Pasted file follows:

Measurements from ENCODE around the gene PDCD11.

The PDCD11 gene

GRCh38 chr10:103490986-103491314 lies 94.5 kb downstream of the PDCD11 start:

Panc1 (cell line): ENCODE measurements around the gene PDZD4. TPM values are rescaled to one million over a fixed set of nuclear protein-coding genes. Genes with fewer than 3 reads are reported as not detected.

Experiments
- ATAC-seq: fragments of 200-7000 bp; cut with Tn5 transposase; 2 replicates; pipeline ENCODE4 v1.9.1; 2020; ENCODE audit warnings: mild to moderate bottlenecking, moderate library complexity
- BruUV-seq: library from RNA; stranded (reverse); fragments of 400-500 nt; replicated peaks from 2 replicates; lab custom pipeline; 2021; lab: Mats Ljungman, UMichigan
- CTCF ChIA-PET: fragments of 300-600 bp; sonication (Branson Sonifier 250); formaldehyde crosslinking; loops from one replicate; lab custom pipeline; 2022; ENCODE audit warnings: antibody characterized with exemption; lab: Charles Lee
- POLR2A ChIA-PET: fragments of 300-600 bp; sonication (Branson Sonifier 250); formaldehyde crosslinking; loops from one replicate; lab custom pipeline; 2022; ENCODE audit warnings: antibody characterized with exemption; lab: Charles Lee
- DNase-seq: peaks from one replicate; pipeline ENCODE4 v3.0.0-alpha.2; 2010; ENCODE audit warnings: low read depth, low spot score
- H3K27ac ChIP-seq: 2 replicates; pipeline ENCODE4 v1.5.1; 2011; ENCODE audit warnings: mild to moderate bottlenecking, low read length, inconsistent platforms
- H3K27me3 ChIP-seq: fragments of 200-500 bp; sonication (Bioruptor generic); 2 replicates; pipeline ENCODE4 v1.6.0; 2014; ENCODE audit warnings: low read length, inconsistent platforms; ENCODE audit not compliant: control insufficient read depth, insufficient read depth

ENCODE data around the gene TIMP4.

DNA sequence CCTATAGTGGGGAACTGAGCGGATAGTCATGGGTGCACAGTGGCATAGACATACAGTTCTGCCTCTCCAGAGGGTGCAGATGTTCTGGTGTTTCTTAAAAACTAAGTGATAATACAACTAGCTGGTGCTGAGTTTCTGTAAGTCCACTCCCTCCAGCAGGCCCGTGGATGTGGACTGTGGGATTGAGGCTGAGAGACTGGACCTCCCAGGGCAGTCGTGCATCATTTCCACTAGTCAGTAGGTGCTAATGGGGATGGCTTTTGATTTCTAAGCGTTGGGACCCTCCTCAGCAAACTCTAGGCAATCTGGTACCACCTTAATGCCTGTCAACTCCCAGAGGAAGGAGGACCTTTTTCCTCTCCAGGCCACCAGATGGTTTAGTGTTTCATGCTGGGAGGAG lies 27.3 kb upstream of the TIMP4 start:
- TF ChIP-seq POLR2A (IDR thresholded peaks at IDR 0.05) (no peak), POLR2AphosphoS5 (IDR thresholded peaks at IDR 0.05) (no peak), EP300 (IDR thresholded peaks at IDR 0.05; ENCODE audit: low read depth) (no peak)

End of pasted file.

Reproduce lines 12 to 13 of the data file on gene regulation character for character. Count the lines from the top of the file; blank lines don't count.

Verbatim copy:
- H3K27me3 ChIP-seq: fragments of 200-500 bp; sonication (Bioruptor generic); 2 replicates; pipeline ENCODE4 v1.6.0; 2014; ENCODE audit warnings: low read length, inconsistent platforms; ENCODE audit not compliant: control insufficient read depth, insufficient read depth

ENCODE data around the gene TIMP4.